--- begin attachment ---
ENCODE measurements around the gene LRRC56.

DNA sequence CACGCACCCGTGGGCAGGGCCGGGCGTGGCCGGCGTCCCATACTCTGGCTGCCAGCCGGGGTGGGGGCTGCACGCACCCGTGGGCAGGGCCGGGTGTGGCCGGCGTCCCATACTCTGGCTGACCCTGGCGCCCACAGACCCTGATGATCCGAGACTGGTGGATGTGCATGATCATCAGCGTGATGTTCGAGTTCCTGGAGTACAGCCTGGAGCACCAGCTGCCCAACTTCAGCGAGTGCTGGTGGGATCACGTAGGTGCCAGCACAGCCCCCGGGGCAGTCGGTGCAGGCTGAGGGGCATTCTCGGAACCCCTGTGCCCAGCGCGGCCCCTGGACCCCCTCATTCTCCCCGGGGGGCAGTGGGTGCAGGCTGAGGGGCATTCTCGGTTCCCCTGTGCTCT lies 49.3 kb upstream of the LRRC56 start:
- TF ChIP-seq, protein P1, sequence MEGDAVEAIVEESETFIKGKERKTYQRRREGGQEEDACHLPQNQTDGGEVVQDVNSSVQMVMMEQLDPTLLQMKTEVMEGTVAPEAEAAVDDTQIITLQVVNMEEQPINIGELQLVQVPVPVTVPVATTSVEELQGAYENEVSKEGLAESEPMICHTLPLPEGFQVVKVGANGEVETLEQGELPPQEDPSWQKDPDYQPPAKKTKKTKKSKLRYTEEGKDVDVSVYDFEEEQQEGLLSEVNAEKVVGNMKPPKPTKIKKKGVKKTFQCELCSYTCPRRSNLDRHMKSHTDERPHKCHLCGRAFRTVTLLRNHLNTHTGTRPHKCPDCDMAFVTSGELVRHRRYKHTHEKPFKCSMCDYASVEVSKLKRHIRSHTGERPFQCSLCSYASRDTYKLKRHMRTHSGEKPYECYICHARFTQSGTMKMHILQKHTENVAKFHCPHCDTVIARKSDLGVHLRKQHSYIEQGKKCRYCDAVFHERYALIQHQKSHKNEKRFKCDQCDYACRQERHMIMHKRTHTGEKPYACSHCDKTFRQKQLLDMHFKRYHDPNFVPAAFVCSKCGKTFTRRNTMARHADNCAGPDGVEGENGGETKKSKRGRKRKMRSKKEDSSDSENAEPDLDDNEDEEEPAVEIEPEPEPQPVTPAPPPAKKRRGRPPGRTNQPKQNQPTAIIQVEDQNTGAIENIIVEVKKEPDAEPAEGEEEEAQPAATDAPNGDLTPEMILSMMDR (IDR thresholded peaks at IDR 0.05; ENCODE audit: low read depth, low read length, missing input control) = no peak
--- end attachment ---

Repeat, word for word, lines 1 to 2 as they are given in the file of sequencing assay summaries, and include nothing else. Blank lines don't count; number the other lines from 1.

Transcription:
ENCODE measurements around the gene LRRC56.

DNA sequence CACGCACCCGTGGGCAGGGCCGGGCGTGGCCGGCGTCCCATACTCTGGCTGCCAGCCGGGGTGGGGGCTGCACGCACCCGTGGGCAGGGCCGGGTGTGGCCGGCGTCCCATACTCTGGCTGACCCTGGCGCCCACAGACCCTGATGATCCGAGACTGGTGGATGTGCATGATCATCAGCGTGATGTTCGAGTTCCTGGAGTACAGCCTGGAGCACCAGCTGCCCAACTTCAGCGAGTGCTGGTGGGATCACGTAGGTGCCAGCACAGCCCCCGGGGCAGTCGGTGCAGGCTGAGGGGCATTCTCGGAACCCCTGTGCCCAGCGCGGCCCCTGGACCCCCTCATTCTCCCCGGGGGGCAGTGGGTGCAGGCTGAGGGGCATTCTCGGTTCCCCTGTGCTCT lies 49.3 kb upstream of the LRRC56 start: